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Doolittle, James

Doolittle, James (1896–1993), Army Air Force Officer.Doolittle, a man of brilliant scientific ability, received one of the first U.S. doctorates in aeronautical engineering from MIT in 1925. He also possessed immense physical and moral courage. After joining the air service in 1917, he transferred to the reserves in 1930. He pioneered instrument flying and won several airplane races. In the 1930s, as a manager in Shell Petroleum, “Jimmy” Doolittle pushed the development of high‐octane aviation fuels, which permitted the creation of the advanced piston engines powering World War II U.S. combat aircraft. He continued to fly as a test and racing pilot, establishing flight time and speed records. After returning him to active duty in 1940, the Army Air Forces in January 1942 selected him to lead the first bombing mission against Japan. The “Doolittle Raid” on Tokyo by B‐25 bombers launched from U.S. aircraft carriers earned him a jump in rank to brig. general and a Medal of Honor. It helped convince the Japanese to launch their disastrous Midway.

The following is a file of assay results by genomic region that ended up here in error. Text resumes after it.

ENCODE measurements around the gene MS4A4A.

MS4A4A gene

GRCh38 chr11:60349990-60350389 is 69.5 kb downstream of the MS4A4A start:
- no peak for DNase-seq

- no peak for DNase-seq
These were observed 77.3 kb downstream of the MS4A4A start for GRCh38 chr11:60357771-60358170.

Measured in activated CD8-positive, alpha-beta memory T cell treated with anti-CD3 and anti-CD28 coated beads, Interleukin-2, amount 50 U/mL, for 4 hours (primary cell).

In November 1942, Doolittle led the U.S. Twelfth Air Force into North Africa, and in November 1943 he headed the Fifteenth Air Force in Italy. In January 1944, he took command of the Eighth Air Force in Britain, which he controlled until V‐E Day. His promotion of aggressive fighter escort tactics gained the Americans air superiority over Germany. After the war, he served on numerous government commissions.


Lowell Thomas and and Edward Jablonski , Doolittle: A Biography, 1976.
James H. Doolittle, with and Carroll V.
Glines , I Could Never Be So Lucky Again: An Autobiography by General James H. “Jimmy” Doolittle, 1991.

Richard G. Davis

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